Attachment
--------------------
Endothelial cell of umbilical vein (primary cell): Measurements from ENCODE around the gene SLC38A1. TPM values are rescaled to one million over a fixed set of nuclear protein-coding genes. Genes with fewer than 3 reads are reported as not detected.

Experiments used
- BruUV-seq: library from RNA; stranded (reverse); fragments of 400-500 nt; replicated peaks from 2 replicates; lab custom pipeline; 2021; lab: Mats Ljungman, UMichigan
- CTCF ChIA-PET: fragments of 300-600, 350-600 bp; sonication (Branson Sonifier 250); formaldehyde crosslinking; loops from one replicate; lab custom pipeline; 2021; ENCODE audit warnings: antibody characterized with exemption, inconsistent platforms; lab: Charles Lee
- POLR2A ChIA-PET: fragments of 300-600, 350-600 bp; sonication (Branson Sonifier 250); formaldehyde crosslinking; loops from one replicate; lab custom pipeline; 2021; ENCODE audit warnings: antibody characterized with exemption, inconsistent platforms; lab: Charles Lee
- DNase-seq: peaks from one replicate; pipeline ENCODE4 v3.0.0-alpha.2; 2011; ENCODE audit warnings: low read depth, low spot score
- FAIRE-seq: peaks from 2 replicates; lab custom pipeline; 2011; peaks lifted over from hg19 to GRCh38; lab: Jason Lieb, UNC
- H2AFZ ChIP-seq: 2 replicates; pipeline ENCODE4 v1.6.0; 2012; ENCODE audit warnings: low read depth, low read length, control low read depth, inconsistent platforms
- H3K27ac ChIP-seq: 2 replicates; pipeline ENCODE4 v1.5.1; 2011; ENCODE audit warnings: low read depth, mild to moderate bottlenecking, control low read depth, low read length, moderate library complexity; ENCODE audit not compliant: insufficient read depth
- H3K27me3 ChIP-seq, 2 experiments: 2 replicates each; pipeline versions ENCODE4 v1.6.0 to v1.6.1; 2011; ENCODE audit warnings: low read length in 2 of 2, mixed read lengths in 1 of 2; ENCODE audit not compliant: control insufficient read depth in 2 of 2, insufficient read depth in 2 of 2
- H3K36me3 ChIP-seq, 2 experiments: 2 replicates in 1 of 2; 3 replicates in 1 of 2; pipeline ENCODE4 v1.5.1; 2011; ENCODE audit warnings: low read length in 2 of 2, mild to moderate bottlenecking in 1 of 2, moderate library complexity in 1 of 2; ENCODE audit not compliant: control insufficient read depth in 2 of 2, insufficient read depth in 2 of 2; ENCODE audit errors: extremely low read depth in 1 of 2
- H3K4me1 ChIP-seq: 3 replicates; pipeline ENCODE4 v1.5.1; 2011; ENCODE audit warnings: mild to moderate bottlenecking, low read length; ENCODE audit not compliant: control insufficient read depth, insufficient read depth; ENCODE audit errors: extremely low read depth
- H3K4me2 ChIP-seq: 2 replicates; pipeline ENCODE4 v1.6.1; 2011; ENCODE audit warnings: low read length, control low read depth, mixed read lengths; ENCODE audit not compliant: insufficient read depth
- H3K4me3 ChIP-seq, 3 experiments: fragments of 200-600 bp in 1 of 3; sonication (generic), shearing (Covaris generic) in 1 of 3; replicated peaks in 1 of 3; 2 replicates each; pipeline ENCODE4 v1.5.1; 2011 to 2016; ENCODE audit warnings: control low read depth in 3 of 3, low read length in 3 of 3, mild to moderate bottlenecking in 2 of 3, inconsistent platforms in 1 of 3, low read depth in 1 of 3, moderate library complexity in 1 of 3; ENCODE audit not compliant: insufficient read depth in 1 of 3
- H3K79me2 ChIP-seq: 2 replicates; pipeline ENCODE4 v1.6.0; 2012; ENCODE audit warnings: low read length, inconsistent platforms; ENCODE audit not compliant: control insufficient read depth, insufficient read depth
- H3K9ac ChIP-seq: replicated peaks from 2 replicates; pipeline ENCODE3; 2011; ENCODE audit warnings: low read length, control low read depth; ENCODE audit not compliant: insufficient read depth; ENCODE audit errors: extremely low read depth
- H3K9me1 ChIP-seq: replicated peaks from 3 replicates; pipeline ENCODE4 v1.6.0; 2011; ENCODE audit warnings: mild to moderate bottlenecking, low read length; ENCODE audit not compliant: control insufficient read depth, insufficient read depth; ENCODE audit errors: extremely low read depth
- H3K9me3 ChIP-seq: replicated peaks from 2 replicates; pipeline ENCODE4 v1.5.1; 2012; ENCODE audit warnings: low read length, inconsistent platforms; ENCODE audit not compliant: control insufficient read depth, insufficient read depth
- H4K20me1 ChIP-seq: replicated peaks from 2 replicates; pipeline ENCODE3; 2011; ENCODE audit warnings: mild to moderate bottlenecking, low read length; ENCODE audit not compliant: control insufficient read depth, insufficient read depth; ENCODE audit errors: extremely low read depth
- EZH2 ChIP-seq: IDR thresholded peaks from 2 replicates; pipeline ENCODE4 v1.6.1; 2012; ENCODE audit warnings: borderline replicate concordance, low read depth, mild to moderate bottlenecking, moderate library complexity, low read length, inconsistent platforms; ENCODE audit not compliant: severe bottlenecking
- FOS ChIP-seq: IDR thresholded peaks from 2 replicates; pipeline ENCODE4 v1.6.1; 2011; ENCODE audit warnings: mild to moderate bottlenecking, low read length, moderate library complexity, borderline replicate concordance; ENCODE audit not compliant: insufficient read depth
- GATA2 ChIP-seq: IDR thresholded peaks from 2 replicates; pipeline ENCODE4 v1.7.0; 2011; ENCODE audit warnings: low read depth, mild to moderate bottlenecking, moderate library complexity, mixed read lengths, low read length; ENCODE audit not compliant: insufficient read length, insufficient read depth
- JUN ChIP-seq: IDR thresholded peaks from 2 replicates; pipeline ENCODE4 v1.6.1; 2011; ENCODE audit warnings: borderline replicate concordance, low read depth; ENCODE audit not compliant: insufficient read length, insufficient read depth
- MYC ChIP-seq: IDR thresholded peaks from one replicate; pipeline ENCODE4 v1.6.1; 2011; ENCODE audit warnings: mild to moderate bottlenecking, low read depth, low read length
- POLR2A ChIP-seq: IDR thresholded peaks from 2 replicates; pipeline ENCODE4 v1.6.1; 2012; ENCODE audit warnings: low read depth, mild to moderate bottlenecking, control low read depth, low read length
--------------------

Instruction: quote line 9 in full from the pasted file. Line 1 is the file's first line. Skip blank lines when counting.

- H3K27ac ChIP-seq: 2 replicates; pipeline ENCODE4 v1.5.1; 2011; ENCODE audit warnings: low read depth, mild to moderate bottlenecking, control low read depth, low read length, moderate library complexity; ENCODE audit not compliant: insufficient read depth